BENICIA (CBS SF) -- The owners of DC Solar, a Benicia-based company, pleaded guilty Friday to charges related to a billion-dollar Ponzi scheme used to finance luxury homes and automobiles, the purchase of a minor league baseball team and a sponsorship of a NASCAR team, federal officials said.
U.S. Attorney McGregor W. Scott said Jeff Carpoff, 49, of Martinez, has pleaded to conspiracy to commit wire fraud and money laundering. His wife, Paulette Carpoff, 46, has pleaded guilty today to conspiracy to commit an offense against the United States and money laundering.
Jeff Carpoff faces a maximum statutory penalty of 30 years in prison. Paulette Carpoff faces a maximum statutory penalty of 15 years in prison.
Scott said the government's investigation resulted in over $120 million in assets forfeited that will go to victims, and has returned $500 million to the United States Treasury, with more to come.
According to court documents, between 2011 and 2018, DC Solar manufactured mobile solar generator units -- solar generators that were mounted on trailers -- that were promoted as able to provide emergency power to cellphone towers and lighting at sporting events.
A significant incentive for investors were generous federal tax credits due to the solar nature of the units.
The conspirators sold solar generators that did not exist to investors, making it appear they existed in locations that they did not, creating false financial statements and obtaining false lease contracts. In reality, at least half of the approximately 17,000 solar generators claimed to have been manufactured by DC Solar did not exist.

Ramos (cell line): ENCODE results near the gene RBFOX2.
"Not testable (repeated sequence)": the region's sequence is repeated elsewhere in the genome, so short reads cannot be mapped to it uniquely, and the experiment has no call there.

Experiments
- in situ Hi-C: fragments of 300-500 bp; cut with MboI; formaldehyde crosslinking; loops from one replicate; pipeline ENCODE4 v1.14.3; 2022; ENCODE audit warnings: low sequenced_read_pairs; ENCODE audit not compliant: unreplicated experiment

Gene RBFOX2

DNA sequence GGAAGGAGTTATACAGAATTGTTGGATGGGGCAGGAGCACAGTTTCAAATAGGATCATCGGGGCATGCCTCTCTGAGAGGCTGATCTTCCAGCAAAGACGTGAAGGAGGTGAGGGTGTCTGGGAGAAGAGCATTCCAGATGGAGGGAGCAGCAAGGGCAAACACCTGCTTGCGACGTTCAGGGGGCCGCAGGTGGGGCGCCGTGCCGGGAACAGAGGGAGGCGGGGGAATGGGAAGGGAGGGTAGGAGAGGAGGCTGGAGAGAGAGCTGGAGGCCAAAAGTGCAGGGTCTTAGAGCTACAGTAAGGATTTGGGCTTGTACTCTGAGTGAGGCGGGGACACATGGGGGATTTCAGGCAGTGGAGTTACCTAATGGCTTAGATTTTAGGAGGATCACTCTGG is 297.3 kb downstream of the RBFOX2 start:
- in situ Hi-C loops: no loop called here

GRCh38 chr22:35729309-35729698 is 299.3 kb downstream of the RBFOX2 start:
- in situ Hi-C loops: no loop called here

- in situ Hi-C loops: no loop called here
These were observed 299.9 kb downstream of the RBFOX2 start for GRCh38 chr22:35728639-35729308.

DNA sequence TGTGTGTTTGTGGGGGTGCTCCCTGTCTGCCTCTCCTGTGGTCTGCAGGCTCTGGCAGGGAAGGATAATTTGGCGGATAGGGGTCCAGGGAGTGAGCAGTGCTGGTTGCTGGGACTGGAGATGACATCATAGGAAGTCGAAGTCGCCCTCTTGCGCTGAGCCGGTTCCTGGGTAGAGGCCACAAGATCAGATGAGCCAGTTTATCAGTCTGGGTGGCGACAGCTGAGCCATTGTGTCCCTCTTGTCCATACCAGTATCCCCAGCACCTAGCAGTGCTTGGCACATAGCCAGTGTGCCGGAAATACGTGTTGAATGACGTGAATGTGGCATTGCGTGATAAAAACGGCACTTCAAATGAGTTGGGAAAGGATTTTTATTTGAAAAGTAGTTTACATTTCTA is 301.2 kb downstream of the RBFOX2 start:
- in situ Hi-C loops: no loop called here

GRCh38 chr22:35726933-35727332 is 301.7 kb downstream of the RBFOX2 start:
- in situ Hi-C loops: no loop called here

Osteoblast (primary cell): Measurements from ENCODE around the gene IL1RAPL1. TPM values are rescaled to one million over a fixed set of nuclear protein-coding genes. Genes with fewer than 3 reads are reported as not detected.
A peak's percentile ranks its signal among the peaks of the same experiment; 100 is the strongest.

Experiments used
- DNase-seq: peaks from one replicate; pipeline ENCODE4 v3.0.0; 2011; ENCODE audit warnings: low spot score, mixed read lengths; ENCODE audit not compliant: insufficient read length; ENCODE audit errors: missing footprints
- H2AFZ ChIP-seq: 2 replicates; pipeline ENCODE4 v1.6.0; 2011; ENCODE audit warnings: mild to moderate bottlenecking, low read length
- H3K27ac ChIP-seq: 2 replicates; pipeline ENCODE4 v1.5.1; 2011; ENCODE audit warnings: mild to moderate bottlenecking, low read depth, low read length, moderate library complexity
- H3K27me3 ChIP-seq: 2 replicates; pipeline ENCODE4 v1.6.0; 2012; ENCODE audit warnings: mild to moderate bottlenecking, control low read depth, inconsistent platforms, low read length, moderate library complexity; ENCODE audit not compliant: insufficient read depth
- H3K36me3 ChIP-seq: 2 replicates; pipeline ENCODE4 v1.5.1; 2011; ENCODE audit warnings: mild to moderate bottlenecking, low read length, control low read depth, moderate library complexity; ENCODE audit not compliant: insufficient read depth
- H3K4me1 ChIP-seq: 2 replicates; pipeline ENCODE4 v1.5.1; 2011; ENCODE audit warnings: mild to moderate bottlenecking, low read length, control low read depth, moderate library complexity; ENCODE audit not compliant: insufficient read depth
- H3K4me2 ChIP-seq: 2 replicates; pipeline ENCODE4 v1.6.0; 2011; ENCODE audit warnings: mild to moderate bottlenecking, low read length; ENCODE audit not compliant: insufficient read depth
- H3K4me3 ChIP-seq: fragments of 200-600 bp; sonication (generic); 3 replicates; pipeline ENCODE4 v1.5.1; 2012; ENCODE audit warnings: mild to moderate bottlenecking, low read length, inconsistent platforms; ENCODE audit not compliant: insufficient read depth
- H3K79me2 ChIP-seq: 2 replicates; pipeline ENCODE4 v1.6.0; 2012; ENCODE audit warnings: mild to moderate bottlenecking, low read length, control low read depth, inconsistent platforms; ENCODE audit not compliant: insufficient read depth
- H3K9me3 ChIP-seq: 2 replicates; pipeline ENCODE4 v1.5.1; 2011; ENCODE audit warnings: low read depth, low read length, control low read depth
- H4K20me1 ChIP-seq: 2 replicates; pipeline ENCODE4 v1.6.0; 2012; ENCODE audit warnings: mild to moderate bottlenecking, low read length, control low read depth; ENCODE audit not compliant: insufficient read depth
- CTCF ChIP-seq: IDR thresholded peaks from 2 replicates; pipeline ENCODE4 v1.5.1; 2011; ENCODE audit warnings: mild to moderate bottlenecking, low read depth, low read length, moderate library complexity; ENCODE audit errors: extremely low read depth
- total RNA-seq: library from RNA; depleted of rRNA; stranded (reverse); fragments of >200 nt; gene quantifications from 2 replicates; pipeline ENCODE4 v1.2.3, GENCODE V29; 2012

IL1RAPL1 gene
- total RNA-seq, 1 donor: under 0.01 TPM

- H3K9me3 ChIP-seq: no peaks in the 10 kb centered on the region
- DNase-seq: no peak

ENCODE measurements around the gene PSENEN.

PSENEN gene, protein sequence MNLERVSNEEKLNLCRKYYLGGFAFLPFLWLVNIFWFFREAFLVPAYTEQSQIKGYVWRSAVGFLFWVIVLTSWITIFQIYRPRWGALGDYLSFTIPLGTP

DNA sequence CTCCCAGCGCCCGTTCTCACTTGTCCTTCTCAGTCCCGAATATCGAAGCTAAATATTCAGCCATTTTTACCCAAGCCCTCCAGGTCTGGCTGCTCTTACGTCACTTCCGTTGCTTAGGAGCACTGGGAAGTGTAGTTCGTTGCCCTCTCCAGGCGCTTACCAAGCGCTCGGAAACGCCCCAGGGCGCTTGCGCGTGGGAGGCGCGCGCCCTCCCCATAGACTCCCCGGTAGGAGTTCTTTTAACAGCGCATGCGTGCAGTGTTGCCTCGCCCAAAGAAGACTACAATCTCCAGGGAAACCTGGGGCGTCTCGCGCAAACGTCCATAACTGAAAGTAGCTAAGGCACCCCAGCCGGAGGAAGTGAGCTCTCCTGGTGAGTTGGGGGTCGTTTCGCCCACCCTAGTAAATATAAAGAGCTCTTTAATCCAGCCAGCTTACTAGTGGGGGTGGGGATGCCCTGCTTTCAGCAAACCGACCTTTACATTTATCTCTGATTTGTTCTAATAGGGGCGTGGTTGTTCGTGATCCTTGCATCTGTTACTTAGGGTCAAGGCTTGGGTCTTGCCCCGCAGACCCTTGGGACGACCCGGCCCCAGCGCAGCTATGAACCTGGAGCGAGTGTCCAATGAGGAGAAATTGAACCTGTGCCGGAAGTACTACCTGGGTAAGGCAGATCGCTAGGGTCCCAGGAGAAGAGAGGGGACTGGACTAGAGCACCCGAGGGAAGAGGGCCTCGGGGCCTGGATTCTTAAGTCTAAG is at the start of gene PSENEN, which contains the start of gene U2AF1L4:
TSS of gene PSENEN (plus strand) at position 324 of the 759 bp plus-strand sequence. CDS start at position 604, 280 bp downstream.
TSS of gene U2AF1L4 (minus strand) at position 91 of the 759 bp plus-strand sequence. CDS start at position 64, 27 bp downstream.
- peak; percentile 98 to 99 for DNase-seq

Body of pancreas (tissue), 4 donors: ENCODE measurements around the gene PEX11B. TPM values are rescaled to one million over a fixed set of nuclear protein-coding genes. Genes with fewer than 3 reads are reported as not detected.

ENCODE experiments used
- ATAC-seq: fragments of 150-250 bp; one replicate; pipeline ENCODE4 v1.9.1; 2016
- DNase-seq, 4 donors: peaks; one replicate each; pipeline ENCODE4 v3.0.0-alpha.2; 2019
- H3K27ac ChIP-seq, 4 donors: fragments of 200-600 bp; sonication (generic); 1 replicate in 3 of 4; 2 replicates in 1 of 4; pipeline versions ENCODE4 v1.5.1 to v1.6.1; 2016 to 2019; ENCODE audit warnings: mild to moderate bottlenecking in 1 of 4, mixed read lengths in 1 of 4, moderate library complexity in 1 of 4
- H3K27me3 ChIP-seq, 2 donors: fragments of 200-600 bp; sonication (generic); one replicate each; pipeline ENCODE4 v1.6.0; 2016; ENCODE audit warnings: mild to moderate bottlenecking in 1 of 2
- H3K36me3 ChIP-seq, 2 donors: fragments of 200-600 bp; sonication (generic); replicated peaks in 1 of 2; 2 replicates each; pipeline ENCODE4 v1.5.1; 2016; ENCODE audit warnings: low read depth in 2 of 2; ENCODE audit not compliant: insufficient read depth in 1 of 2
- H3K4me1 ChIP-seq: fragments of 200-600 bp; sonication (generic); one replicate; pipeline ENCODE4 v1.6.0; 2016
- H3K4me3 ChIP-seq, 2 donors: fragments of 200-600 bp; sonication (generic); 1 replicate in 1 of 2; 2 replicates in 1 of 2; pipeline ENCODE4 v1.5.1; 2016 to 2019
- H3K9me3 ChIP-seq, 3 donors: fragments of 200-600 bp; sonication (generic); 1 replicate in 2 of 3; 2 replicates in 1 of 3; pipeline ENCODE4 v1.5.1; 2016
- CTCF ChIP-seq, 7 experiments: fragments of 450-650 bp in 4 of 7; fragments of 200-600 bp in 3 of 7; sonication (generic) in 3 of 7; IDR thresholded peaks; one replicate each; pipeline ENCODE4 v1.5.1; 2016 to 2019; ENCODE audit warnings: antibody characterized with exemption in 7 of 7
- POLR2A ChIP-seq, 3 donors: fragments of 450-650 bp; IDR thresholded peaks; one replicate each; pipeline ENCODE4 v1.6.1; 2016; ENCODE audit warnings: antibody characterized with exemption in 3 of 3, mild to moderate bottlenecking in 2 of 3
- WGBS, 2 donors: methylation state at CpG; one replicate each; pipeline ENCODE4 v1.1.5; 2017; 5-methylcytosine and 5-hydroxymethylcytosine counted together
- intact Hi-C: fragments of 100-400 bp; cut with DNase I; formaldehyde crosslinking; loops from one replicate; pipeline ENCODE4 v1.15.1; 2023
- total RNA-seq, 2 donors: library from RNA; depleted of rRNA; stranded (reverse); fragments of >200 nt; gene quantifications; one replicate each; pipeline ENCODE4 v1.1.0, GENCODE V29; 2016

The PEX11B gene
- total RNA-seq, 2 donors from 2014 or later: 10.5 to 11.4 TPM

"This billion-dollar Ponzi scheme hurt investors and took money from the United States Treasury," Scott said. "This case represents not only the largest criminal fraud scheme in the history of the District, it also represents the largest criminal forfeiture in the history of the District with over $120 million in assets forfeited."
"All of this money will be returned to the victims, he added. "This scheme also targeted the United States Treasury, and we have returned $500 million to the Treasury to date."
The forfeiture included seizing and auctioning 148 of the Carpoffs' luxury and collector vehicles, including the 1978 Firebird previously owned by actor Burt Reynolds.
In addition to their collection of luxury and collector vehicles, the Carpoffs used money from the scheme to pay for a minor-league professional baseball team and a NASCAR racecar sponsorship; to purchase luxury real estate in California, Nevada, the Caribbean, Mexico, and elsewhere; a subscription private jet service; a suite at a professional football stadium; and jewelry.
"The Carpoffs and their co-conspirators wove a web of lies and deceit in a massive fraud scheme," said FBI Special Agent in Charge Sean Ragan.
"By all outer appearances this was a legitimate and successful company," Kareem Carter, Special Agent in Charge IRS Criminal Investigation, added. "But in reality it was all just smoke and mirrors — a Ponzi scheme touting tax benefits to the tune of over $900 million."
Four defendants have previously pleaded guilty to federal criminal charges related to the fraud scheme since October. Joseph W. Bayliss, 44, of Martinez, and Ronald J. Roach, of Walnut Creek, each pleaded guilty to related charges on Oct. 22, 2019. Robert A. Karmann, 53, of Clayton, pleaded guilty to related charges on Dec. 17, 2019. Ryan Guidry, 53, of Pleasant Hill, pleaded guilty to related charges on Jan. 14.
A seventh co-conspirator was scheduled to plead guilty on Feb. 11. The investigation into the fraud remains ongoing.
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